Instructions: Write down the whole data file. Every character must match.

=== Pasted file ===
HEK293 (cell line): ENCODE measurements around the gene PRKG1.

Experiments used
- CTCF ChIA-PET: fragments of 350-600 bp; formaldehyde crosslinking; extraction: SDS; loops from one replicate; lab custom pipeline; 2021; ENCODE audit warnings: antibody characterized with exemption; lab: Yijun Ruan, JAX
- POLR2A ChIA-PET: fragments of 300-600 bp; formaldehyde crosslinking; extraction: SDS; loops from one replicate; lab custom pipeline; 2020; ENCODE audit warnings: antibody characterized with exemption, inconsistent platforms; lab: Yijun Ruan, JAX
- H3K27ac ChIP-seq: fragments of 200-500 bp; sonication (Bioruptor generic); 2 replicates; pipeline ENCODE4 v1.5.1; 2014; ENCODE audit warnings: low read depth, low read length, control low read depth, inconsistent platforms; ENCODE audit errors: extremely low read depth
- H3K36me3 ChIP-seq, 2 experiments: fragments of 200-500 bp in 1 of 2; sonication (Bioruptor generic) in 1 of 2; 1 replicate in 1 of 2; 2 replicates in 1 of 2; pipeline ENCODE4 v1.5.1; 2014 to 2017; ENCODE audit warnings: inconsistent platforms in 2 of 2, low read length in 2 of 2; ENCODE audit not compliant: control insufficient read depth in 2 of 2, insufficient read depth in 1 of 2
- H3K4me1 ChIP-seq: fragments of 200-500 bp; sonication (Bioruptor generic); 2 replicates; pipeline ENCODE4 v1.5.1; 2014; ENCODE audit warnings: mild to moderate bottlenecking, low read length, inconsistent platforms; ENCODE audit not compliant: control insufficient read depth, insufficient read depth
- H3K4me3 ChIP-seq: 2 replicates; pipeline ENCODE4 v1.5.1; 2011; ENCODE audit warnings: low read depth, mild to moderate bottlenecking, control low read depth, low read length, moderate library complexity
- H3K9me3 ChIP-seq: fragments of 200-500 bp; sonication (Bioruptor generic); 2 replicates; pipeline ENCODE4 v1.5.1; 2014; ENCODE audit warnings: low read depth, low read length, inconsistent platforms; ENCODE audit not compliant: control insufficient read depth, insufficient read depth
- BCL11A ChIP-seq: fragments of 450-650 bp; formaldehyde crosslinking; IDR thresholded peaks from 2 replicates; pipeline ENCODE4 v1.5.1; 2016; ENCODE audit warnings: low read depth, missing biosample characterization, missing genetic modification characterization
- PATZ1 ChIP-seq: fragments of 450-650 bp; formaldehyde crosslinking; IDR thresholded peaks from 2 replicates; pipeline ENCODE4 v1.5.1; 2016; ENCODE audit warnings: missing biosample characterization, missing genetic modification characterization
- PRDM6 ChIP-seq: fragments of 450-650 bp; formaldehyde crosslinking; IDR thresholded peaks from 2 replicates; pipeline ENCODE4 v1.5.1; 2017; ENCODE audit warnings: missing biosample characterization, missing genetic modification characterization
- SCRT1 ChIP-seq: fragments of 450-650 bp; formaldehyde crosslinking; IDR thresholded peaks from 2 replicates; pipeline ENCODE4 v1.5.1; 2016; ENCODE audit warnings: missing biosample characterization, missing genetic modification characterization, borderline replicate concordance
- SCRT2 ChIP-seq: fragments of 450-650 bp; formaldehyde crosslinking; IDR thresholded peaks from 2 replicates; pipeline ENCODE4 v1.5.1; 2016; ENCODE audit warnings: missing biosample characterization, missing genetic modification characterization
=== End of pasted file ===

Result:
HEK293 (cell line): ENCODE measurements around the gene PRKG1.

Experiments used
- CTCF ChIA-PET: fragments of 350-600 bp; formaldehyde crosslinking; extraction: SDS; loops from one replicate; lab custom pipeline; 2021; ENCODE audit warnings: antibody characterized with exemption; lab: Yijun Ruan, JAX
- POLR2A ChIA-PET: fragments of 300-600 bp; formaldehyde crosslinking; extraction: SDS; loops from one replicate; lab custom pipeline; 2020; ENCODE audit warnings: antibody characterized with exemption, inconsistent platforms; lab: Yijun Ruan, JAX
- H3K27ac ChIP-seq: fragments of 200-500 bp; sonication (Bioruptor generic); 2 replicates; pipeline ENCODE4 v1.5.1; 2014; ENCODE audit warnings: low read depth, low read length, control low read depth, inconsistent platforms; ENCODE audit errors: extremely low read depth
- H3K36me3 ChIP-seq, 2 experiments: fragments of 200-500 bp in 1 of 2; sonication (Bioruptor generic) in 1 of 2; 1 replicate in 1 of 2; 2 replicates in 1 of 2; pipeline ENCODE4 v1.5.1; 2014 to 2017; ENCODE audit warnings: inconsistent platforms in 2 of 2, low read length in 2 of 2; ENCODE audit not compliant: control insufficient read depth in 2 of 2, insufficient read depth in 1 of 2
- H3K4me1 ChIP-seq: fragments of 200-500 bp; sonication (Bioruptor generic); 2 replicates; pipeline ENCODE4 v1.5.1; 2014; ENCODE audit warnings: mild to moderate bottlenecking, low read length, inconsistent platforms; ENCODE audit not compliant: control insufficient read depth, insufficient read depth
- H3K4me3 ChIP-seq: 2 replicates; pipeline ENCODE4 v1.5.1; 2011; ENCODE audit warnings: low read depth, mild to moderate bottlenecking, control low read depth, low read length, moderate library complexity
- H3K9me3 ChIP-seq: fragments of 200-500 bp; sonication (Bioruptor generic); 2 replicates; pipeline ENCODE4 v1.5.1; 2014; ENCODE audit warnings: low read depth, low read length, inconsistent platforms; ENCODE audit not compliant: control insufficient read depth, insufficient read depth
- BCL11A ChIP-seq: fragments of 450-650 bp; formaldehyde crosslinking; IDR thresholded peaks from 2 replicates; pipeline ENCODE4 v1.5.1; 2016; ENCODE audit warnings: low read depth, missing biosample characterization, missing genetic modification characterization
- PATZ1 ChIP-seq: fragments of 450-650 bp; formaldehyde crosslinking; IDR thresholded peaks from 2 replicates; pipeline ENCODE4 v1.5.1; 2016; ENCODE audit warnings: missing biosample characterization, missing genetic modification characterization
- PRDM6 ChIP-seq: fragments of 450-650 bp; formaldehyde crosslinking; IDR thresholded peaks from 2 replicates; pipeline ENCODE4 v1.5.1; 2017; ENCODE audit warnings: missing biosample characterization, missing genetic modification characterization
- SCRT1 ChIP-seq: fragments of 450-650 bp; formaldehyde crosslinking; IDR thresholded peaks from 2 replicates; pipeline ENCODE4 v1.5.1; 2016; ENCODE audit warnings: missing biosample characterization, missing genetic modification characterization, borderline replicate concordance
- SCRT2 ChIP-seq: fragments of 450-650 bp; formaldehyde crosslinking; IDR thresholded peaks from 2 replicates; pipeline ENCODE4 v1.5.1; 2016; ENCODE audit warnings: missing biosample characterization, missing genetic modification characterization